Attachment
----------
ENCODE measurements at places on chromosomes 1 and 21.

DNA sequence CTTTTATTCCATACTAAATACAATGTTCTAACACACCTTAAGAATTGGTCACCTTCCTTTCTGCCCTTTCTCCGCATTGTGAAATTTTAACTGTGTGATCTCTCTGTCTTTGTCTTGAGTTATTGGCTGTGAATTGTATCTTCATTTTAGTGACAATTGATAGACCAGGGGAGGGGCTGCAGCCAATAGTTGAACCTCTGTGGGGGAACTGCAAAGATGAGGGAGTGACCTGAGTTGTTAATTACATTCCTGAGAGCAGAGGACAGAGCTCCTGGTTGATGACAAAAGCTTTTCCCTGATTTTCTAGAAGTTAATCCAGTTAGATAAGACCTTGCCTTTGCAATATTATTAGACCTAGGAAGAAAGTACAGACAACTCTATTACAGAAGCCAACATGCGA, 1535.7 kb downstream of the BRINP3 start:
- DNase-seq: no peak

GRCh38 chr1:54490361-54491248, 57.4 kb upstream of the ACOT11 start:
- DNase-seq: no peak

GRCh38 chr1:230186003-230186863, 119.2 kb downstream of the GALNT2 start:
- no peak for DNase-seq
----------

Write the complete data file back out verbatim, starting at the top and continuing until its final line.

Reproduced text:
ENCODE measurements at places on chromosomes 1 and 21.

DNA sequence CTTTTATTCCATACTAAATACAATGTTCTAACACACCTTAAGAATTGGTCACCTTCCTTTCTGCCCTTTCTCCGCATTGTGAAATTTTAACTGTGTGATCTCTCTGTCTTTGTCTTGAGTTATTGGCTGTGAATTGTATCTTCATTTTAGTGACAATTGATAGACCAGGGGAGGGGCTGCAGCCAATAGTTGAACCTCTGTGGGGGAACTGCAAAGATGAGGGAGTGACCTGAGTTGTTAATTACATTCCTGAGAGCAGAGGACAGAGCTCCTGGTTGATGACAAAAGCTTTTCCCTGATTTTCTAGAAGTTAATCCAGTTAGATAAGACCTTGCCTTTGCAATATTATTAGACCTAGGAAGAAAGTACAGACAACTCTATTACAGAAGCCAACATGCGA, 1535.7 kb downstream of the BRINP3 start:
- DNase-seq: no peak

GRCh38 chr1:54490361-54491248, 57.4 kb upstream of the ACOT11 start:
- DNase-seq: no peak

GRCh38 chr1:230186003-230186863, 119.2 kb downstream of the GALNT2 start:
- no peak for DNase-seq